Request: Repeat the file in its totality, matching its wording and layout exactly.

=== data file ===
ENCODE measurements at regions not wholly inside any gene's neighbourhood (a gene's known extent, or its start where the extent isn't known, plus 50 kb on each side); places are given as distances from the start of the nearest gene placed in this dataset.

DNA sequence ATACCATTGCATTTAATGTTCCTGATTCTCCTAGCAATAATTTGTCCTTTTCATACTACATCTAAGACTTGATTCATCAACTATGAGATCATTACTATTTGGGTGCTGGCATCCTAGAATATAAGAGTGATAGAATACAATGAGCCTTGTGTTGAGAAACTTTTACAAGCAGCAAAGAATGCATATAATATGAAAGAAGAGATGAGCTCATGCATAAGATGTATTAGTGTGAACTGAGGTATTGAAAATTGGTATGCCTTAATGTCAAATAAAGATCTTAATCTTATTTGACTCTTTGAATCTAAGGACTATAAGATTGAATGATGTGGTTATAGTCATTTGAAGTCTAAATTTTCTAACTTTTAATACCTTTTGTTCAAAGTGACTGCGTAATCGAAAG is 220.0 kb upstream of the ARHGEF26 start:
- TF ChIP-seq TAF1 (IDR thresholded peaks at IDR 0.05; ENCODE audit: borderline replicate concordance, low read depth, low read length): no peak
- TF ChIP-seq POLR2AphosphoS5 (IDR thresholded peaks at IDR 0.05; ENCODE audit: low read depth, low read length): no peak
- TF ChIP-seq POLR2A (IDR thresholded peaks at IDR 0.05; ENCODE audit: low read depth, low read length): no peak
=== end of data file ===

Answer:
ENCODE measurements at regions not wholly inside any gene's neighbourhood (a gene's known extent, or its start where the extent isn't known, plus 50 kb on each side); places are given as distances from the start of the nearest gene placed in this dataset.

DNA sequence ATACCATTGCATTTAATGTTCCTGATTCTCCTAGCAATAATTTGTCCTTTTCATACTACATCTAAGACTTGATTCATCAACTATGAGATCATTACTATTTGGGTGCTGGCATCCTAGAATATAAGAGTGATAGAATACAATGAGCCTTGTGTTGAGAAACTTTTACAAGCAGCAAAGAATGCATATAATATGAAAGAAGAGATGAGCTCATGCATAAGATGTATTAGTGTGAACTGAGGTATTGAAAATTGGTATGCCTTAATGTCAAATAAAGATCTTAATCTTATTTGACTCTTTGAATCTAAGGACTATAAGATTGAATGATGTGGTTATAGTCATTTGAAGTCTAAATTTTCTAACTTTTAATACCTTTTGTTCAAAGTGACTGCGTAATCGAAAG is 220.0 kb upstream of the ARHGEF26 start:
- TF ChIP-seq TAF1 (IDR thresholded peaks at IDR 0.05; ENCODE audit: borderline replicate concordance, low read depth, low read length): no peak
- TF ChIP-seq POLR2AphosphoS5 (IDR thresholded peaks at IDR 0.05; ENCODE audit: low read depth, low read length): no peak
- TF ChIP-seq POLR2A (IDR thresholded peaks at IDR 0.05; ENCODE audit: low read depth, low read length): no peak